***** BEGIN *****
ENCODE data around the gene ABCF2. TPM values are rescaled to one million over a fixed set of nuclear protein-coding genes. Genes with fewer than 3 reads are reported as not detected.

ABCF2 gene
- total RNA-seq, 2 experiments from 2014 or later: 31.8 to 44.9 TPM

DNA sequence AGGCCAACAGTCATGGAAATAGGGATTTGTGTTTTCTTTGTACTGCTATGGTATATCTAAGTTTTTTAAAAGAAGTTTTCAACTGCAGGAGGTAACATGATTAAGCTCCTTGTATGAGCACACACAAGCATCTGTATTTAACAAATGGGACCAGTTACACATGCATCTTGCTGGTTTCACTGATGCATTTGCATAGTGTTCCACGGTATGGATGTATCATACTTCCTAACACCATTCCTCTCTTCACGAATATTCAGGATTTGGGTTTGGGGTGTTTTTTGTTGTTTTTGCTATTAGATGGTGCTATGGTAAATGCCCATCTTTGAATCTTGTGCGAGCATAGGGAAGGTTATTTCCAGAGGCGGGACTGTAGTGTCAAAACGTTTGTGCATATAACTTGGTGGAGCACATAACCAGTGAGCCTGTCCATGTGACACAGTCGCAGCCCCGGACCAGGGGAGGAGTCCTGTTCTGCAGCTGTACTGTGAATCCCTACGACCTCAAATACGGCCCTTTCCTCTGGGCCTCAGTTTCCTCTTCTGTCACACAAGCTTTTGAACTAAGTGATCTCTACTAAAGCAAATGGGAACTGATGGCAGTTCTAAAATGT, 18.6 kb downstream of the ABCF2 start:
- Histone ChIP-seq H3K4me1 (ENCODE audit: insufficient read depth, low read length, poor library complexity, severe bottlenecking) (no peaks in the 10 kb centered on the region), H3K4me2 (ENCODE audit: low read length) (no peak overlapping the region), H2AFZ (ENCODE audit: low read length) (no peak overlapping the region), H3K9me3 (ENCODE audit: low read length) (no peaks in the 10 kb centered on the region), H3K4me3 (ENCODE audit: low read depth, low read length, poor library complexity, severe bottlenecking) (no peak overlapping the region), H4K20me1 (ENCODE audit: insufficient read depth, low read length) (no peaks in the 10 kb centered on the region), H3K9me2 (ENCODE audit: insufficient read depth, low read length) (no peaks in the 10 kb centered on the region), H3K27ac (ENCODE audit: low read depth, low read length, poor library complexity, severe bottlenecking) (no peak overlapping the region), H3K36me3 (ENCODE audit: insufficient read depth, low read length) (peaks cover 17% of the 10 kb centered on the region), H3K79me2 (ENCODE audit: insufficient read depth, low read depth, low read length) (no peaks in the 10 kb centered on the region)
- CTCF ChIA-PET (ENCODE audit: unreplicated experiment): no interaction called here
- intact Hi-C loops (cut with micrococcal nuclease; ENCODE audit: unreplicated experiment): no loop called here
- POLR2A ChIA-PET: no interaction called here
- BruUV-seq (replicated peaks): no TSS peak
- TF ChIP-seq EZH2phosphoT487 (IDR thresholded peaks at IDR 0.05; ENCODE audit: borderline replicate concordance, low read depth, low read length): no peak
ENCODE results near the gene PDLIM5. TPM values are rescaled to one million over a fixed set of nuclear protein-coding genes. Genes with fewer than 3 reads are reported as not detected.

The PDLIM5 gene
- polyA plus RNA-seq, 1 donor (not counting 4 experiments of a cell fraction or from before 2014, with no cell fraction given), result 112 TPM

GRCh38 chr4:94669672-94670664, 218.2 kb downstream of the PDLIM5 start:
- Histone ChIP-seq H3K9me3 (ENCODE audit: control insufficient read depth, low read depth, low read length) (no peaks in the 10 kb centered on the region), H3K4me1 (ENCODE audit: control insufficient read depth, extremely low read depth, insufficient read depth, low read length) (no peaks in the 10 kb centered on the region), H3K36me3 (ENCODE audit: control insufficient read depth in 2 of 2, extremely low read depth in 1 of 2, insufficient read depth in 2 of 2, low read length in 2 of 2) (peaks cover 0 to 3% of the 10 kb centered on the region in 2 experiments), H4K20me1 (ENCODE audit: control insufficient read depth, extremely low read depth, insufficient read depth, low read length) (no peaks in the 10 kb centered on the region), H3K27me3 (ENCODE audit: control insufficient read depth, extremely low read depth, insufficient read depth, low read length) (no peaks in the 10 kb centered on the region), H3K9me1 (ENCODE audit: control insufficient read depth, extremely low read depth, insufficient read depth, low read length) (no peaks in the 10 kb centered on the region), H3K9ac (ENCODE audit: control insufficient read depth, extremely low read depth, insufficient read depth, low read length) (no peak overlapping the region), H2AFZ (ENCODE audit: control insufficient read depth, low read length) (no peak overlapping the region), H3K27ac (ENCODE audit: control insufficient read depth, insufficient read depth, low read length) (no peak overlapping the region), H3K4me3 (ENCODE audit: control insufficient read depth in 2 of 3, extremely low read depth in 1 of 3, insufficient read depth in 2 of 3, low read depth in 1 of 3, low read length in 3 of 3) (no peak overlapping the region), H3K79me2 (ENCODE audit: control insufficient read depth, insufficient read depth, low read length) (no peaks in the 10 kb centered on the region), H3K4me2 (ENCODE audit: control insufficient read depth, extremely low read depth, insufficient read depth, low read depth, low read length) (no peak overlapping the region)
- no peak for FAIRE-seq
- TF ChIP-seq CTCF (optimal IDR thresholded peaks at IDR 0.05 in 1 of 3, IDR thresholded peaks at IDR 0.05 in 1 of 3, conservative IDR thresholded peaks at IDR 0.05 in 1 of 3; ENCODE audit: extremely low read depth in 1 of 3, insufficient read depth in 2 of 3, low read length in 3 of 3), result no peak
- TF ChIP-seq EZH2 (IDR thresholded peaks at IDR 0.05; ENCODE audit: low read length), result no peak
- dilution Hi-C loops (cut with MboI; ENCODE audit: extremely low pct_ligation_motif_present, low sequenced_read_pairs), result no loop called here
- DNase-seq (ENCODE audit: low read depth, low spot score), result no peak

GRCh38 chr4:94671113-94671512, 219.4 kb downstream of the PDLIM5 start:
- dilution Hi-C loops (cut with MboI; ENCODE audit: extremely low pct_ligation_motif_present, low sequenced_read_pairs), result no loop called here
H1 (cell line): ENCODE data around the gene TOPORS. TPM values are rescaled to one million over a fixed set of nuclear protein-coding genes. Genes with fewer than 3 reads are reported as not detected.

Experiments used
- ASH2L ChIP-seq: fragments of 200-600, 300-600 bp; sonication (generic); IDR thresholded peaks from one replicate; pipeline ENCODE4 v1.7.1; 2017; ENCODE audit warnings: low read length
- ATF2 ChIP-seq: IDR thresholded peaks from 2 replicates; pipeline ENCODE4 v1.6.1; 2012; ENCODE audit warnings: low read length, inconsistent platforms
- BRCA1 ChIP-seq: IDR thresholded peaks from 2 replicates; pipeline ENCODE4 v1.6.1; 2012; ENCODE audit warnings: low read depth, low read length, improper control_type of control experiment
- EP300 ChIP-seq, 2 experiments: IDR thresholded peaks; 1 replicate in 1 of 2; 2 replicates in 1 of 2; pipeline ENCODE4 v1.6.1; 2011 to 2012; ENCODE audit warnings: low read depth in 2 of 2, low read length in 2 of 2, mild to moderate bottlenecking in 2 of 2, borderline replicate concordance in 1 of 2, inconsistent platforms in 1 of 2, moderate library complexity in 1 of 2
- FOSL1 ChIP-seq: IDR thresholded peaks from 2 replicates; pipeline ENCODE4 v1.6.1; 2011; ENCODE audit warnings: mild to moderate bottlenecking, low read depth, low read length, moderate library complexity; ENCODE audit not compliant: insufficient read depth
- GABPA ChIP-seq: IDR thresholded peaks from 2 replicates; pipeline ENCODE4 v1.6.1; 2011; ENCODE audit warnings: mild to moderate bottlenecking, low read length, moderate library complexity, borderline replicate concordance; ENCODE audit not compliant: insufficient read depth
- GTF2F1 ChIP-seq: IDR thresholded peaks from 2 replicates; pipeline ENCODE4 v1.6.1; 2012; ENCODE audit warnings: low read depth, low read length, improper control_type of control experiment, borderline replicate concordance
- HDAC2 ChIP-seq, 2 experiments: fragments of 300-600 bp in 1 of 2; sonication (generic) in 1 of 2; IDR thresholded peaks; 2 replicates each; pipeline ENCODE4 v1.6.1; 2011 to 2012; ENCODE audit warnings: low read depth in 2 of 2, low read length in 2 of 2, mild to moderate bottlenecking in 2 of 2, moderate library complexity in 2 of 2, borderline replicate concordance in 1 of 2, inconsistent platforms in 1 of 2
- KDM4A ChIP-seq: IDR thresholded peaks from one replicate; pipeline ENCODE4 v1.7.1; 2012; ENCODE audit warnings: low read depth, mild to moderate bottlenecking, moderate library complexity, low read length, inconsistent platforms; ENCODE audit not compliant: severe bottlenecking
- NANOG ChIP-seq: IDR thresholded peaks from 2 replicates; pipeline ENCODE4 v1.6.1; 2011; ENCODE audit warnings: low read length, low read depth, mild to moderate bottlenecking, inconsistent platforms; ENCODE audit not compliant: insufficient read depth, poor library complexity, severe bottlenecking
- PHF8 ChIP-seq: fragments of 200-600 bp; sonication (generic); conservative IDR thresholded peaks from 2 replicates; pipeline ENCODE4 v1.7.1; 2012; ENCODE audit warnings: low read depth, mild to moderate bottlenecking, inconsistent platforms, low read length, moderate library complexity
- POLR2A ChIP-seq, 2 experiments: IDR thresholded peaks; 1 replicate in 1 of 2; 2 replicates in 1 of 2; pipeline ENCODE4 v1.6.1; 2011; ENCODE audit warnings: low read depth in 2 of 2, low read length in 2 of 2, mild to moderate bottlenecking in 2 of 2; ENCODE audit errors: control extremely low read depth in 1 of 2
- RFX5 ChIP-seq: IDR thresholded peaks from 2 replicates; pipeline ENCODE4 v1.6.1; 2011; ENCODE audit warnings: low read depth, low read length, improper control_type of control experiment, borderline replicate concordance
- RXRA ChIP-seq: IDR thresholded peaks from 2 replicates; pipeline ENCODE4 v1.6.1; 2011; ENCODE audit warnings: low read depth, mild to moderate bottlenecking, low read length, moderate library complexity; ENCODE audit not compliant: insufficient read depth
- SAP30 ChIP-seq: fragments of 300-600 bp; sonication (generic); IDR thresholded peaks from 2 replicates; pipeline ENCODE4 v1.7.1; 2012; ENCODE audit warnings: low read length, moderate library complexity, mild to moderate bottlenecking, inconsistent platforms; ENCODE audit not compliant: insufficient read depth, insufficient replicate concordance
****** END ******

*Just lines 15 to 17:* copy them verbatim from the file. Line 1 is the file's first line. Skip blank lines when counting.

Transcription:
- Histone ChIP-seq H3K9me3 (ENCODE audit: control insufficient read depth, low read depth, low read length) (no peaks in the 10 kb centered on the region), H3K4me1 (ENCODE audit: control insufficient read depth, extremely low read depth, insufficient read depth, low read length) (no peaks in the 10 kb centered on the region), H3K36me3 (ENCODE audit: control insufficient read depth in 2 of 2, extremely low read depth in 1 of 2, insufficient read depth in 2 of 2, low read length in 2 of 2) (peaks cover 0 to 3% of the 10 kb centered on the region in 2 experiments), H4K20me1 (ENCODE audit: control insufficient read depth, extremely low read depth, insufficient read depth, low read length) (no peaks in the 10 kb centered on the region), H3K27me3 (ENCODE audit: control insufficient read depth, extremely low read depth, insufficient read depth, low read length) (no peaks in the 10 kb centered on the region), H3K9me1 (ENCODE audit: control insufficient read depth, extremely low read depth, insufficient read depth, low read length) (no peaks in the 10 kb centered on the region), H3K9ac (ENCODE audit: control insufficient read depth, extremely low read depth, insufficient read depth, low read length) (no peak overlapping the region), H2AFZ (ENCODE audit: control insufficient read depth, low read length) (no peak overlapping the region), H3K27ac (ENCODE audit: control insufficient read depth, insufficient read depth, low read length) (no peak overlapping the region), H3K4me3 (ENCODE audit: control insufficient read depth in 2 of 3, extremely low read depth in 1 of 3, insufficient read depth in 2 of 3, low read depth in 1 of 3, low read length in 3 of 3) (no peak overlapping the region), H3K79me2 (ENCODE audit: control insufficient read depth, insufficient read depth, low read length) (no peaks in the 10 kb centered on the region), H3K4me2 (ENCODE audit: control insufficient read depth, extremely low read depth, insufficient read depth, low read depth, low read length) (no peak overlapping the region)
- no peak for FAIRE-seq
- TF ChIP-seq CTCF (optimal IDR thresholded peaks at IDR 0.05 in 1 of 3, IDR thresholded peaks at IDR 0.05 in 1 of 3, conservative IDR thresholded peaks at IDR 0.05 in 1 of 3; ENCODE audit: extremely low read depth in 1 of 3, insufficient read depth in 2 of 3, low read length in 3 of 3), result no peak